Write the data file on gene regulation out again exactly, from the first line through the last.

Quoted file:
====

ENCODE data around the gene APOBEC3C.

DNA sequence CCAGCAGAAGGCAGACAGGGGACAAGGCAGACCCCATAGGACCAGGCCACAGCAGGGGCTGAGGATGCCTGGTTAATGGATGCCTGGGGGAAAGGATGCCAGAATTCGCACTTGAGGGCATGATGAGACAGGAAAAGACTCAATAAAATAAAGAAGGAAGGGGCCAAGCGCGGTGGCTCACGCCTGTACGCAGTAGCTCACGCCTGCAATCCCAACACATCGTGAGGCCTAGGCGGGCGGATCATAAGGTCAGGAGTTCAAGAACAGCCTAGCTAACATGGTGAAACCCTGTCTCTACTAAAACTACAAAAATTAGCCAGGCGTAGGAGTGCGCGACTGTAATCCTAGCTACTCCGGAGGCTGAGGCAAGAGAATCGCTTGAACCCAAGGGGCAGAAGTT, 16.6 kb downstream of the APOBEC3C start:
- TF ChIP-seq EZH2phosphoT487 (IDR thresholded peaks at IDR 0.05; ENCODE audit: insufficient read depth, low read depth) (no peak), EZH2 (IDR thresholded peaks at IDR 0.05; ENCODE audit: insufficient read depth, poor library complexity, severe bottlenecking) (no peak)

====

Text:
ENCODE data around the gene APOBEC3C.

DNA sequence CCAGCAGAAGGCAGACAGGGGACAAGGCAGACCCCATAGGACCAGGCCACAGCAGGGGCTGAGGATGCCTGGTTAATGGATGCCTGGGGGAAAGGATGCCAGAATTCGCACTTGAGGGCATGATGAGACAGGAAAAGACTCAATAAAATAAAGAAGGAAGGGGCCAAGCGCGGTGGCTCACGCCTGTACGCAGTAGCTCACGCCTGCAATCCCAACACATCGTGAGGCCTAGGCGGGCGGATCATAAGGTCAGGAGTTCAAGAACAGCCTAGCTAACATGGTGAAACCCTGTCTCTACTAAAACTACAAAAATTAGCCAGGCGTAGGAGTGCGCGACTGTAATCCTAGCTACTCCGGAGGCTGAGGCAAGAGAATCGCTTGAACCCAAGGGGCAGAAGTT, 16.6 kb downstream of the APOBEC3C start:
- TF ChIP-seq EZH2phosphoT487 (IDR thresholded peaks at IDR 0.05; ENCODE audit: insufficient read depth, low read depth) (no peak), EZH2 (IDR thresholded peaks at IDR 0.05; ENCODE audit: insufficient read depth, poor library complexity, severe bottlenecking) (no peak)